Is it possible to upgrade the OS on a Mac that won't boot fully?

Discussion in 'macOS' started by cameronjpu, Aug 8, 2013.

  1. cameronjpu, Aug 8, 2013
    Last edited: Aug 8, 2013

    cameronjpu macrumors 65816

    Joined:
    Aug 24, 2007
    #1
    I have a weird problem - a Mac that won't boot, but the drive was in good enough shape that I could clone it over to a new drive. So now I know the hard drive is fine, but it still won't boot. I have 10.7 on the system, and it just spins forever while booting. I tried a safe boot, no dice. Swapped the RAM, no help. I figure, what if I could just upgrade the OS? I have 10.8 on a bootable drive and could certainly install it, but I have a lot of settings and programs that I don't want to restore. Is there any solution? When I told it to install 10.8, it told me that the target drive was not Journaled, and that i should enable that in disk utility. I see no way to do that without reformatting. Any suggestions?

    Thanks!

    Edit: I also know it would be easy to do this if I had a TM backup - I could install 10.8 clean and then restore from the TM backup. But I don't have that. Is there a way to use the existing HD as if it was a TM backup in that way? I've always found it weird that Apple would allow the TM backup to be so useful while the actual HD is less so.
     
  2. benwiggy macrumors 68020

    Joined:
    Jun 15, 2012
    #2
    You want to rule out a hardware fault.

    Secondly, Mac drives are HFS+ journalled by default, so you need to work out why yours isn't.

    If you have all your data on another drive, then reformat journalled and a clean install of Mountain Lion. If that doesn't work, you have a hardware problem.

    PS. Make sure you always have two copies of your data.
     
  3. cameronjpu thread starter macrumors 65816

    Joined:
    Aug 24, 2007
    #3
    Unfortunately, none of that is helpful.

    I have rules out a hardware fault to the degree possible already.

    Knowing why the drive is not formatted the way it should be by default will not help me solve the problem I actually have.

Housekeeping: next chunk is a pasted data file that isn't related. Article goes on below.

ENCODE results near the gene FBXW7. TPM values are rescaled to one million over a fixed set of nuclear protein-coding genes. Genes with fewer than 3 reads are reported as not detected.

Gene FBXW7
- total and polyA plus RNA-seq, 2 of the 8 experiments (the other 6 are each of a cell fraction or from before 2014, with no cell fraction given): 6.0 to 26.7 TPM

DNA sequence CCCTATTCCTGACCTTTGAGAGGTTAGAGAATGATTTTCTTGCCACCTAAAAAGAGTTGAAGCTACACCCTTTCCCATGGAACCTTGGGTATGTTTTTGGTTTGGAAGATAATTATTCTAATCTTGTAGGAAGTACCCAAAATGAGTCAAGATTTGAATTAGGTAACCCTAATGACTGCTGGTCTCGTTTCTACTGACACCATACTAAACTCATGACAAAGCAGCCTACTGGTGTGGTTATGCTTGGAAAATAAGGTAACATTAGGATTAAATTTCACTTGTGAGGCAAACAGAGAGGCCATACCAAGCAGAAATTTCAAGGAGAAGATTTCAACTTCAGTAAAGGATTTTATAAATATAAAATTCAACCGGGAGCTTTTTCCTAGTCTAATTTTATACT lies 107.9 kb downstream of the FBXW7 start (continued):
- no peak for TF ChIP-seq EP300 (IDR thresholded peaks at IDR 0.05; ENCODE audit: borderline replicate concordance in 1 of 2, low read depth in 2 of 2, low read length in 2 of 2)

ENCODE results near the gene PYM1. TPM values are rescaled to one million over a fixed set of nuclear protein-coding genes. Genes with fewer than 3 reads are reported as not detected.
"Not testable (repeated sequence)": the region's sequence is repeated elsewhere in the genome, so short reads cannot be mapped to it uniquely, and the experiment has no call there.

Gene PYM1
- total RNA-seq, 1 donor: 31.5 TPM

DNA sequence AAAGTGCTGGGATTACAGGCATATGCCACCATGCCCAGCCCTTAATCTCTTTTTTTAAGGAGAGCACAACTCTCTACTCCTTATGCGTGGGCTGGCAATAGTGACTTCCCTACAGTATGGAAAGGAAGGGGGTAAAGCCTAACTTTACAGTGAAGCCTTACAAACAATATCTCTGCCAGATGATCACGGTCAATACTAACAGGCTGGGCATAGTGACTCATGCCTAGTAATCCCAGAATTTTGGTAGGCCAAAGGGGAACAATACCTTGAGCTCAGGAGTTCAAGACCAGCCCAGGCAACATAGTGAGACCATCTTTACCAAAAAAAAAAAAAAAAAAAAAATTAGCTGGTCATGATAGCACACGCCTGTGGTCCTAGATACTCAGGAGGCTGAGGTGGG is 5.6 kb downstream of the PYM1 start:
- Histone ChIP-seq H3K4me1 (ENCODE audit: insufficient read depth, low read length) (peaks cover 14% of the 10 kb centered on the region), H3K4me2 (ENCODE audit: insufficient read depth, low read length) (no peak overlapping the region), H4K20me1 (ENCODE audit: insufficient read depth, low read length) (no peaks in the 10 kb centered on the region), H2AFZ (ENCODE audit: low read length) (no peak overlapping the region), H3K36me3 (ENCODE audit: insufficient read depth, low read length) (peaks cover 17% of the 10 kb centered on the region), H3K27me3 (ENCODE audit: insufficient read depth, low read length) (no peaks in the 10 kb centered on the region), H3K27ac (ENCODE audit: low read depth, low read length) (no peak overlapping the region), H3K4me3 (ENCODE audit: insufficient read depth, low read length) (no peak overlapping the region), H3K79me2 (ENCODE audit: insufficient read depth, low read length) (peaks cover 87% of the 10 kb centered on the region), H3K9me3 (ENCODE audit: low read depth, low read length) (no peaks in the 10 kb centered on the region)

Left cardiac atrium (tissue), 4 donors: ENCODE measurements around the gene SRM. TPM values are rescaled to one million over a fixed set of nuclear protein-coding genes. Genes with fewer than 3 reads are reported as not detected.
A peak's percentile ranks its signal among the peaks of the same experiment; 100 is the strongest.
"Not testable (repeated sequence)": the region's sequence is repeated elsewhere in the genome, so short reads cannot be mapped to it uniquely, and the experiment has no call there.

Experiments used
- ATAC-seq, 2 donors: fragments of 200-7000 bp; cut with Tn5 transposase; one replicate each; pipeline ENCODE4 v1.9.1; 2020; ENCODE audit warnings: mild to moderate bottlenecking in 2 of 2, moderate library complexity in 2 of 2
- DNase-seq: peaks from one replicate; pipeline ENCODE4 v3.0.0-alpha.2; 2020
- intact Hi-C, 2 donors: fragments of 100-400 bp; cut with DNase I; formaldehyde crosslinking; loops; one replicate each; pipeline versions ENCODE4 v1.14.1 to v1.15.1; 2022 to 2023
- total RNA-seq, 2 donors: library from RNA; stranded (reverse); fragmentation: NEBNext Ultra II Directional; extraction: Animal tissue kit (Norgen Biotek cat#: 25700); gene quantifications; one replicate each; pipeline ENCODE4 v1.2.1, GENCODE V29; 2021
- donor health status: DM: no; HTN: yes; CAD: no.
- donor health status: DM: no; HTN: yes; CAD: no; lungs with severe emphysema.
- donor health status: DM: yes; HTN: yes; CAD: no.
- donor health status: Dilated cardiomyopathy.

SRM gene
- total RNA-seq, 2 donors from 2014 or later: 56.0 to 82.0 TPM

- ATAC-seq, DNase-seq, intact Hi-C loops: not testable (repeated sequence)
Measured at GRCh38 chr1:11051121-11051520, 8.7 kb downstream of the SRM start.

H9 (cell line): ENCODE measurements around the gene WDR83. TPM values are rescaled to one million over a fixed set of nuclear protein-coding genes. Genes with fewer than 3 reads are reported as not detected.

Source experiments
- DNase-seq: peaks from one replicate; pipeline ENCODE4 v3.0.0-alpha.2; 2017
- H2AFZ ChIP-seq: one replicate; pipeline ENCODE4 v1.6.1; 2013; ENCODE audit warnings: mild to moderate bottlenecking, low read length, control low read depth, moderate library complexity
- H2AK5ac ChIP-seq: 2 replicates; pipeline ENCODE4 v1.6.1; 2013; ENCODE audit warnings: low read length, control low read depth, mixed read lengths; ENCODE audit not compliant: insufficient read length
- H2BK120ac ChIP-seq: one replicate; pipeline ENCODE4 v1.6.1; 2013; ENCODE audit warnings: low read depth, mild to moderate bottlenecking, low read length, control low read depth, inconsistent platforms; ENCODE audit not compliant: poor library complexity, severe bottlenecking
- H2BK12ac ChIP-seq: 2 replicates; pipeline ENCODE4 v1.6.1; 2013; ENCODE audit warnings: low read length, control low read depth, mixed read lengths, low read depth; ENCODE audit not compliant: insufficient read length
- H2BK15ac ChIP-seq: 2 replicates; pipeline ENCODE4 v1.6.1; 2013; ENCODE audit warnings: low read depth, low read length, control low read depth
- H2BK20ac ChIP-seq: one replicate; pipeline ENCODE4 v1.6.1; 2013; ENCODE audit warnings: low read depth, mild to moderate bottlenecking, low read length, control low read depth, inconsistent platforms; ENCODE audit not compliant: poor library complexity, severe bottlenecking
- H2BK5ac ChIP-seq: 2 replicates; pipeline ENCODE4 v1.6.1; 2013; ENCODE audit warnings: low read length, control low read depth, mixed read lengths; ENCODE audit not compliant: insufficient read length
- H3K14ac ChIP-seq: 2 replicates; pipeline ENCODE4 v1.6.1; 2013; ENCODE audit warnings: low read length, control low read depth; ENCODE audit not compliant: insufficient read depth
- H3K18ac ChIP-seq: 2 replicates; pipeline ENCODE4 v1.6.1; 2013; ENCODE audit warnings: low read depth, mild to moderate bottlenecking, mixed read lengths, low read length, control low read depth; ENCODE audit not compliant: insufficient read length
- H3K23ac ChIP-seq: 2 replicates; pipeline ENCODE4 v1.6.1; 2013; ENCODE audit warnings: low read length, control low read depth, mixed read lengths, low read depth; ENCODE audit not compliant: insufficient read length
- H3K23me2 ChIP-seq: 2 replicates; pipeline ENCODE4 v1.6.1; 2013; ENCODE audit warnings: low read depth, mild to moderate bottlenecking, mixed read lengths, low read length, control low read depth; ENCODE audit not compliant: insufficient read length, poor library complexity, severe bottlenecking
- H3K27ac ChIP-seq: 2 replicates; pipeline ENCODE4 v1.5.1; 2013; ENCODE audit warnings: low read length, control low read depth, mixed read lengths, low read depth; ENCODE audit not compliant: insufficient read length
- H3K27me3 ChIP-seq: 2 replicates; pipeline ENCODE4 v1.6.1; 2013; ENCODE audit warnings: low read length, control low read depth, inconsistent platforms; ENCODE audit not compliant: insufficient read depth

Installing 10.8 clean is of no help, I already know I could do that, and that's my last option with a poor prognosis.

    As I already cloned the drive, I do already have two copies of my data.

    Does anyone know of a way to re-import an existing installation into a clean install, so as to accomplish a virtual "upgrade" in reverse?
     
  4. Fishrrman macrumors G3

    Joined:
    Feb 20, 2009
    #4
    "When I told it to install 10.8, it told me that the target drive was not Journaled, and that i should enable that in disk utility. I see no way to do that without reformatting. Any suggestions?"

    Here's mine:

    You said you have a bootable version of 10.8? On an external drive, correct?
    Do you also have your apps and user data backed up? You said that you do.

    I would do this:
    1. Connect the bootable 10.8 drive to the problem Mac. Boot from the external drive.
    2. Use Disk Utility to re-initialize the internal drive. Make sure its HFS+ with journaling enabled.
    3. Use CarbonCopyCloner or SuperDuper to clone the contents of the 10.8 drive to the Mac in question
    4. Now, disconnect the 10.8 drive and see if you can reboot the problem Mac
    5. If the reboot is successful, and you get a "good boot to the finder", now it's time to work on getting your data back over.
    6. Connect the drive that has your data on it (if it's a different drive than the bootable 10.8)
    7. Use Migration Assitant to "migrate" your apps, user accounts, and other user data from the backup clone to the newly-initialized drive.

    This should get you to where you want to be.
     
  5. cameronjpu, Aug 9, 2013
    Last edited: Aug 9, 2013

    cameronjpu thread starter macrumors 65816

    Joined:
    Aug 24, 2007
    #5
    Ah.... sounds very good. I just got to the transfer information to this Mac screen, actually, so I will see if it can access the external (old) HD and see if the computer can use it. That's exactly the process I was hoping existed. Nice! Thanks!

    Edit: Hm... neither hard drive (the original old, or the cloned copy of the old) show up in "Select the source" :(

    Edit2: I went ahead without importing data, and then did the migration assistant from within the OS. When I plugged in the drive it told me that it was damaged but I could copy data. I imagine this is why the initial migration assistant couldn't find it. Data copy in process now.
     

Share This Page